What are you shift hours op?

Orangesox Mon 06-Nov-17 19:52:29

YANBU I totally lost my shit working in the NHS. Left for Occupational Health in the private sector and never looked back.

Don't get me wrong, it's still stressful and there are still days that I get in the car and scream my head off in frustration at the silly decisions made in privately owned businesses.

BUT I still have my registration, I earn far more than most of those who I qualified with, I work from home two days a week, don't work unsocial hours or bank holidays as a general rule (sometimes do management cover as part of the wider health and safety team but it's on-call).

How long have you been in nursing? If you've been qualified a whole you might have to take a lower band post to retrain in another area, but in the long run it's worth it to maintain your registration and earning potential in most circumstances. I have friends in travel health who've found a good work life balance with delivering vaccine clinics based in Pharmacies and remote clinics. Likewise medical rep/specialists, health visiting, school nursing etc.

Monoblock67 Mon 06-Nov-17 19:53:53

I agree, I wouldnt want to be a rep either-just pointing out that it’s an avenue nurse training can take you down if you choose to.

Monoblock67 Mon 06-Nov-17 19:55:42

Today for example, I learned that my city has an asylum health bridging team who meet asylum seekers when they first arrive and do health checks/screening and generally provide healthcare and support. Still nursing but a totally different side.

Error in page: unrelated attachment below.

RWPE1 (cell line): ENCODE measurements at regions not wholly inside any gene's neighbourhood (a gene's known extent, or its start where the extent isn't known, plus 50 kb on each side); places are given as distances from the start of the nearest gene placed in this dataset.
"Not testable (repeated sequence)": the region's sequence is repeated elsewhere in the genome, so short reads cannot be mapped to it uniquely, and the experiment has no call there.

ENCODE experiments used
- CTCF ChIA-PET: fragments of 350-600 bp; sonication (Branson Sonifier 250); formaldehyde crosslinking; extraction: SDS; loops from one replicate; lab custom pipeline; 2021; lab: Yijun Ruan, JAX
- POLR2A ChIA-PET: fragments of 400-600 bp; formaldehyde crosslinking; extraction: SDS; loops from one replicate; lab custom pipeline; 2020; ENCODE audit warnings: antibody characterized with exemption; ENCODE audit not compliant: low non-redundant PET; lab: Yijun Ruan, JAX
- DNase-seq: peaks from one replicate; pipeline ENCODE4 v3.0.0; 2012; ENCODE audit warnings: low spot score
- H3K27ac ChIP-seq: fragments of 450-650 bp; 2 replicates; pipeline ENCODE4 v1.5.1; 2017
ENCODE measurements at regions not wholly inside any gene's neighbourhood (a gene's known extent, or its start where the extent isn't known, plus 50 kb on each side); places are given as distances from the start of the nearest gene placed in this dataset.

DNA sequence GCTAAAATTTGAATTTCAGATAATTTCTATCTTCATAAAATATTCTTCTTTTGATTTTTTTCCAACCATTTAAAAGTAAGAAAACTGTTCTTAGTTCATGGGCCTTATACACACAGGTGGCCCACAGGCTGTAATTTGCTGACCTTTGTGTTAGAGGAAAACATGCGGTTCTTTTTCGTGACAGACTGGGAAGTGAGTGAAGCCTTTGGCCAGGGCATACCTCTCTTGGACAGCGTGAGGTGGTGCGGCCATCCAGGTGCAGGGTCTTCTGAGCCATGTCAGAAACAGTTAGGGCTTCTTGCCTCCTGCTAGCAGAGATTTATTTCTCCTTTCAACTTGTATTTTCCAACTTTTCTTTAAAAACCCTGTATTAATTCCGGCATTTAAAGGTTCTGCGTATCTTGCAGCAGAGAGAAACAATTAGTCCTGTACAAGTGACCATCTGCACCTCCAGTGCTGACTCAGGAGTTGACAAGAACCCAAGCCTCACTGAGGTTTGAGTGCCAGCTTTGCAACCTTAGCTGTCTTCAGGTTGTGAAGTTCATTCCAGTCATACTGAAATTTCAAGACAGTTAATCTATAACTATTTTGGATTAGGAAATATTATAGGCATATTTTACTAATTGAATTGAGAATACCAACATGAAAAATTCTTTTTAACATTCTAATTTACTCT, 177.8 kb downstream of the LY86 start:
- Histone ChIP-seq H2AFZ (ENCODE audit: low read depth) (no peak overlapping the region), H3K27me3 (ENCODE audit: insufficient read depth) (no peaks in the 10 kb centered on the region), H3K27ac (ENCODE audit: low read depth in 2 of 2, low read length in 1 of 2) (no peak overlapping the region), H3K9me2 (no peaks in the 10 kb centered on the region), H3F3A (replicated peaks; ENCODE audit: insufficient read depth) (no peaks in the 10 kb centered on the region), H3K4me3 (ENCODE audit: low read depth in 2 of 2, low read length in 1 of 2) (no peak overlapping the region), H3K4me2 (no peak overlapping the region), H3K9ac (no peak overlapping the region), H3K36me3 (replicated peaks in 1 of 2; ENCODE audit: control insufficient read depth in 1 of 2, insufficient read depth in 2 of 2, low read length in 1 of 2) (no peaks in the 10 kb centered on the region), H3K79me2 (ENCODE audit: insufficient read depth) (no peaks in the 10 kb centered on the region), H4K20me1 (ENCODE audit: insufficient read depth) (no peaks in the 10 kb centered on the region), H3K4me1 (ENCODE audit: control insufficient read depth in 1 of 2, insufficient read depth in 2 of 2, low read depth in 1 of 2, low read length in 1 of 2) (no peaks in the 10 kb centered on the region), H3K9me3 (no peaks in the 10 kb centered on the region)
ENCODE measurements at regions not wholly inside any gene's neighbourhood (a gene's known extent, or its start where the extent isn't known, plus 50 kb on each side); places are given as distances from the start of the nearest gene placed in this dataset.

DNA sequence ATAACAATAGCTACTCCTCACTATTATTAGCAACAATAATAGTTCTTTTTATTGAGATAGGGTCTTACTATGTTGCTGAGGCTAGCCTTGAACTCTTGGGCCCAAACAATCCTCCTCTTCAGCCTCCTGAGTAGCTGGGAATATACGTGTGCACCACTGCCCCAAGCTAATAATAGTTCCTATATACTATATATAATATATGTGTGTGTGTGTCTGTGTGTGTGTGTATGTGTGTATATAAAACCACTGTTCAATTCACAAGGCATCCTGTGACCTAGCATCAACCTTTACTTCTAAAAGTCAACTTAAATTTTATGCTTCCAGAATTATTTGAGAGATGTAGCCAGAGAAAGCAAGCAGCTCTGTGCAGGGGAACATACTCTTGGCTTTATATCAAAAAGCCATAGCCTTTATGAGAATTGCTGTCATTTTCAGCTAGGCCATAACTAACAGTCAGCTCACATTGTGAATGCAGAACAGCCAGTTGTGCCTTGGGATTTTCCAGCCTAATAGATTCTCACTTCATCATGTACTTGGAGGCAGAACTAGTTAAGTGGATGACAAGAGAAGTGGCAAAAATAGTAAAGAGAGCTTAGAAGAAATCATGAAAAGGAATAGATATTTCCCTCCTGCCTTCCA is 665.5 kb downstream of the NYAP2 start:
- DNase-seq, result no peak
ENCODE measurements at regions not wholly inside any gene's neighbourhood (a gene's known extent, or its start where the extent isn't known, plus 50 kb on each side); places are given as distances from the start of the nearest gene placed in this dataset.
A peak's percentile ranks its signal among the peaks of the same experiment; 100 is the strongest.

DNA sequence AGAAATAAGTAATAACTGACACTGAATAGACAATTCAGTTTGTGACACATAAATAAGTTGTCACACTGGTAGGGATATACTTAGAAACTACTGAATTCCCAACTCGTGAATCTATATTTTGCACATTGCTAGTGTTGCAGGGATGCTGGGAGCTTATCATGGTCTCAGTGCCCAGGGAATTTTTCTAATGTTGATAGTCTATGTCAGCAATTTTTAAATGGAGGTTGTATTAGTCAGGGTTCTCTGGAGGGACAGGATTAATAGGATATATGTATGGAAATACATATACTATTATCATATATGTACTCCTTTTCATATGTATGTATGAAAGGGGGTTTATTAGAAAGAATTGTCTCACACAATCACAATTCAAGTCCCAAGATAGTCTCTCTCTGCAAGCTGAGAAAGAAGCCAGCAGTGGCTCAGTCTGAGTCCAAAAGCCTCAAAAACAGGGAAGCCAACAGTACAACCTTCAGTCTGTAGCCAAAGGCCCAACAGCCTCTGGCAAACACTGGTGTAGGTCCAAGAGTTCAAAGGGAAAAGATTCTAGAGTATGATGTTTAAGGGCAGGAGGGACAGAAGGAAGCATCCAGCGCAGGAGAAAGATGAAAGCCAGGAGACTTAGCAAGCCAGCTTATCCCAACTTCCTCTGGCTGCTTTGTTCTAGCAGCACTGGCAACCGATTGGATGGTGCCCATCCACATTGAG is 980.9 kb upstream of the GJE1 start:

Sooooooooooooooooooooo Mon 06-Nov-17 19:59:52

Would you consider moving off the wards into research or quality? Or what about teaching or practice development?

willyougotobed Mon 06-Nov-17 20:00:11

Train into occupational health?

TroelsLovesSquinkies Mon 06-Nov-17 20:03:37

I left the NHS same complaints.
Now I do days only private Dementia care, love it. so far not there quite a year yet.

dowsabel Mon 06-Nov-17 20:05:35

I’ve been a nurse for over 20 years. I nearly quit a few months ago but changed my job instead (still in the nhs). I am actively looking at what I can do to leave as I’m dealing with the same shit in a different hospital! I’ve worked community and hospital, for a CCG and in conjunction with the local authority. I was a drug rep once - totally miserable job full of misogyny, back stabbing and unrealistic targets. If I could find something that would use my very specialist skills but get me out of the nhs I would consider it but I think im too niche now!

Babyroobs Mon 06-Nov-17 20:05:48